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DRM Radio Technology starts reaching maturity levels

DRM Radio Technology starts reaching maturity levels

DRM Radio Technology starts reaching maturity levels T.V.B.Subrahmanyam

“The way technology and its products have evolved in the last one century is rather interesting. The older generation may recall the use of mechanical type-writers and cash registers, tube or valve based radios, gramophones, monochrome televisions, colour televisions and so on. Discoveries led to inventions that brought out final products. People started getting used to these products even though they were expensive initially; their popularity and then viral marketing increased the volume of sales. As markets picked up, more manufacturers started making these products. This increased the competition and then companies ploughed more money into research and development to help create cheaper products. This led to a further increase in volumes as the gadgets became more affordable.

All this sounds so logical and simple that one would wonder the purpose of elaborating it. The objective here is to show the ‘Evolution Cycle’. When this evolution cycle is dependent on one parameter or technology, a uni-dimensional evolution cycle if you will, it is fairly easy to understand this evolution. Matters get more complex as we add multiple dependencies, making it a multi-dimensional evolution cycle.

Digital radios are one such example of complex product evolution cycle, thankfully dependent on only three parameters:-

  • Transmitters & broadcasting equipment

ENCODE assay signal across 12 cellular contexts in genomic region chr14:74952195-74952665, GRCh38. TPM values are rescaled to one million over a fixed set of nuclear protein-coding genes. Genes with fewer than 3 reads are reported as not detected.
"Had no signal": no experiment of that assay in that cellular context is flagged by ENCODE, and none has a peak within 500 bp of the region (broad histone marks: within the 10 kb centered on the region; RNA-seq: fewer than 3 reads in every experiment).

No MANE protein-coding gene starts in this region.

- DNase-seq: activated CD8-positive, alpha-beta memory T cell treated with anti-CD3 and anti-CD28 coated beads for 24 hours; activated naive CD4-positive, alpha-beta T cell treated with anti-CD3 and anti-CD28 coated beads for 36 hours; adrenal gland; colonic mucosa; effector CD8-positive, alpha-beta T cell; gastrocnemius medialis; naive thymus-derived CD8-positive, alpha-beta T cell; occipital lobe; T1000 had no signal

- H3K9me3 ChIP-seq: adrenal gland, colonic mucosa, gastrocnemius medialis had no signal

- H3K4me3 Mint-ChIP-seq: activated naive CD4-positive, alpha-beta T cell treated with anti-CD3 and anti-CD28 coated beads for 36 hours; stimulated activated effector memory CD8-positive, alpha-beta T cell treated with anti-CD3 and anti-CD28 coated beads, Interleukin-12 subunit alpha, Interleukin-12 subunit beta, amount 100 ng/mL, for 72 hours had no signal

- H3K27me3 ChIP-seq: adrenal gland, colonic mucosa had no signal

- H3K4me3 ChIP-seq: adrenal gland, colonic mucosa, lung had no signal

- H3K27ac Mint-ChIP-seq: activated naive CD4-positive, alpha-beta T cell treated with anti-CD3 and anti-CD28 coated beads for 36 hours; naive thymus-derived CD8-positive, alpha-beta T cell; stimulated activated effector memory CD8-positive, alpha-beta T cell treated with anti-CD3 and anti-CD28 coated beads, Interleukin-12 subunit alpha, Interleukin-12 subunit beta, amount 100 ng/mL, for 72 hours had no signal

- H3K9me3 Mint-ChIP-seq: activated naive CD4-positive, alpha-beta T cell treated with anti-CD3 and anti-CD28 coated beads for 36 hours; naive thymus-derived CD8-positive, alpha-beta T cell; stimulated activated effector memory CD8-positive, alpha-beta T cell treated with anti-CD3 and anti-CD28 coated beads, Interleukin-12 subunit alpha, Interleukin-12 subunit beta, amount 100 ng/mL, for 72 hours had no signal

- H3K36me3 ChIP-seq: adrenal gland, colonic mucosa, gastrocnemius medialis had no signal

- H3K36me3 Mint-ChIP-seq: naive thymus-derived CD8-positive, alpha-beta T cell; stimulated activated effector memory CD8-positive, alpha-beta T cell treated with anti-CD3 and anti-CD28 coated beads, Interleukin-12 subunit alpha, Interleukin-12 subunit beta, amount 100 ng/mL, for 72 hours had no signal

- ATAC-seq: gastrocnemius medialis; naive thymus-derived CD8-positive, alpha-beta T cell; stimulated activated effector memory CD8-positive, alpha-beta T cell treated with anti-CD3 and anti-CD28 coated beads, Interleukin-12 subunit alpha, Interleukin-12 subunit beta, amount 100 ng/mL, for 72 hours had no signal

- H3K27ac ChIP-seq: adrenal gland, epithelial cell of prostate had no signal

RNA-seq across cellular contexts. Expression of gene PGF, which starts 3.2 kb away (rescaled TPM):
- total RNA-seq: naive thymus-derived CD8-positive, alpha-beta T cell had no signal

• Radio Receivers
  • Content

Each is dependent on the other and unless and they co-exist, the technology will not be successful. Unless the technology is successful the cost of each individual item will not reduce and become affordable.

In the last 5 years, broadcasters have complained at various platforms that low cost digital receivers are not available. On the other hand, radio receiver manufacturers express the view that sufficient transmitters and content needs to be available to ensure product sales and their return-on-investment. For the common man all these three parameters need to improve and mature to get addicted to the technology for a “must have’’ feeling for that product. For digital radios, these three parameters are like legs of a tripod stand. All three legs have to be sufficiently strong for a viable and stable business model.

Digital radios may be classified into two categories: a) Technologies using proprietary standards and b) Technologies based on open standards.

Proprietary standards “may be” short lived and expensive for the user. There might be some exceptions to this rule. Satellite radio network WorldSpace is often cited as a classic example in the digital radio domain for an early demise of a good technology.

In the case of Digital radios based on open standards, the process is quite democratic and takes longer for all three legs of this tripod to become strong and mature. It is also well known that democratic systems are more stable in spite of slow progress and probably have better longevity. Digital Radio Mondial (DRM) is one such open standard that is making good progress in the digital radio domain. The technology has reached a stage where multiple transmitters are being installed, stimulating the radio receiver manufacturers to invest in creating the right products and then in parallel making the broadcasters think of attractive content to be created and aired. It is only a matter of time before the price of digital radios receivers will come close to the present analog radio receivers.



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